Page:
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Spinal Cord Injuries sustained in a motor vehicle accident: What you need to know

On Behalf of | Dec 2, 2021 | Car Accidents |

car accident wreckage with two vehicles

Injuries from a traumatic motor vehicle accident (MVA) can range from minor to life-threatening. One of the more vulnerable parts of the body is also one of the most essential– the spine.

A spinal cord injury (SCI) is a serious category of injury that can permanently change someone’s entire life. Whether the injury results in complete or partial paralysis, SCIs require years of medical treatment and patients often suffer physically, emotionally, and financially. 

If you have suffered a spinal cord injury as a result of someone else’s negligence, Britton Law may be able to help.

Background

The spine functions as the body’s central support structure. It has the unique role of connecting many parts of the musculoskeletal system that allows us to stand, walk and move freely. The spinal cord is a bundle of nerves that run from the skull down the center of the back. Covered by protective tissues and vertebrae, the spinal cord is responsible for carrying signals from the body to the brain and vice versa. The signals passed through the spinal cord allow us to move, sense, and control our bodies. 

Spinal cord injuries are a serious result of automobile accidents that can change the victim’s life forever. There are an estimated 12,000 new SCI cases each year in the United States, and motor vehicle accidents (MVAs) are the leading cause. 44 out of 100 SCIs are the result of a crash, surpassing the ratios of any other cause. 

An automobile collision can result in a sudden blow to the spinal cord or the surrounding tissues. This severe trauma can cause vertebrae to break or the sensitive tissues to become crushed or dislocated. While the spine is designed to absorb certain levels of force and flexibility, it cannot safely absorb the sudden force of a car accident.

Types

Complete SCI

A complete injury is the most severe and least likely to improve. Someone who has suffered serious damage to the spinal cord will have no function below the level of the injury. This means the body can no longer send messages past the injury and a victim will not feel sensations or have the ability to move limbs.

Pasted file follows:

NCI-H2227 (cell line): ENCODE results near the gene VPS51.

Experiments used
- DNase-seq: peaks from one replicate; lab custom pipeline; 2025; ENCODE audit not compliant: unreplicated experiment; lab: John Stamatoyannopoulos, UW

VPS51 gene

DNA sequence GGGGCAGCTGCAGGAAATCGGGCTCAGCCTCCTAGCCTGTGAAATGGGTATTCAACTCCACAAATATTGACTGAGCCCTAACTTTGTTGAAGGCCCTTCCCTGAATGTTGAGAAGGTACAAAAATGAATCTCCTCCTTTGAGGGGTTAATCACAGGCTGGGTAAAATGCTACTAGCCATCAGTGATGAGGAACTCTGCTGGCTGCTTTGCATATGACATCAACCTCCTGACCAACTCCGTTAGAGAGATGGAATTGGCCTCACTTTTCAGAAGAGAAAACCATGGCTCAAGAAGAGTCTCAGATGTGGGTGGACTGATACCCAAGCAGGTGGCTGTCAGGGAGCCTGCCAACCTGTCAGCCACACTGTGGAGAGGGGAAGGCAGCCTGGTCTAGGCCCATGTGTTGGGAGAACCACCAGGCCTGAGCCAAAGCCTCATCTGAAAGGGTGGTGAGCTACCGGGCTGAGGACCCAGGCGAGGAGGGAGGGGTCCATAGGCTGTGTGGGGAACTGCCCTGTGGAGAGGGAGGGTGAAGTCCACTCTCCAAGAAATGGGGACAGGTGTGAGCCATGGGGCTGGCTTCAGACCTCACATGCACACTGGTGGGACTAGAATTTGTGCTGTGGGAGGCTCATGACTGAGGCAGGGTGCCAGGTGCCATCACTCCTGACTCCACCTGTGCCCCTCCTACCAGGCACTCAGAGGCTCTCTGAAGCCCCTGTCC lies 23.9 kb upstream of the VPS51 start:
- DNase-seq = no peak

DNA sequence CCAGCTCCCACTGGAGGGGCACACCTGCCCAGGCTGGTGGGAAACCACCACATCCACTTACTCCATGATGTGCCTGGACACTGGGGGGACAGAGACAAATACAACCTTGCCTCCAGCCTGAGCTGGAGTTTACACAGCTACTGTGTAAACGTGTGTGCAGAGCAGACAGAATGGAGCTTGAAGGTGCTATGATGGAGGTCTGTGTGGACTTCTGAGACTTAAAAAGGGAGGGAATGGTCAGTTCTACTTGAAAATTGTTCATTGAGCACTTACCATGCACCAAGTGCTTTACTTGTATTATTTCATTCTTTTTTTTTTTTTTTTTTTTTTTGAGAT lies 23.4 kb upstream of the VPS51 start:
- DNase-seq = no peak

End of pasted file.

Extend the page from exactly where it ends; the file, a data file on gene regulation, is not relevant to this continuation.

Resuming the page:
Incomplete SCI

An incomplete SCI is not as likely to be permanent, but the effects can still be life-altering. These injuries are subclassified by the area which is affected by the injury. Specifically, whether the trauma impacted the front, center, rear, or side of the spine. The location of the incomplete injury will determine what a patient may suffer from and how likely a full or partial recovery would be.

Symptoms and Treatment

The scope and location of an injury make it difficult to create a definitive list of symptoms of an SCI, but some of the most common things to look out for include:

  • Loss of sensation in parts of the body
  • Loss of movement
  • Back or neck pain
  • Weakness and instability in any part of the body

Only a doctor can properly assess your injuries after an accident. SCIs can develop day or even weeks after the collision, and for that reason, it’s imperative for crash victims to get immediate medical attention and report any symptoms. After an initial visit to the hospital, a patient will likely need months or years of rehabilitation. This could include multiple surgeries and frequent trips to the doctor.

Damages

Recovering from a spinal injury is undoubtedly a long and expensive process. However, there are several avenues of monetary damages a victim can pursue to aid in the healing process. These include:

  • Lost wages (past and future)
  • Medical bills
  • Future medical care
  • Pain and suffering
  • Punitive damages

Not all of these categories will apply to each injury case, and some cases have even more extensive damages. For example, the wrongful death of a crash victim could result in damages for the surviving family. To pursue as many forms of compensation as possible, a crash victim will need a dedicated advocate in court. An experienced personal injury attorney can properly assess your case and discuss your options as they apply to your situation.

Representation You Can Trust

For over 25 years, Britton Law has served the Fayetteville area and beyond in personal injury law. Britton Law’s lead personal injury attorneys, Rebecca Britton and T. Shawn Howard, have years of experience handling complex automobile collision cases and pursuing millions in damages for victims. 

Our firm offers free consultations for personal injury victims and accepts cases on a contingency basis. This means you do not pay attorneys’ fees unless we reach a settlement on your behalf.

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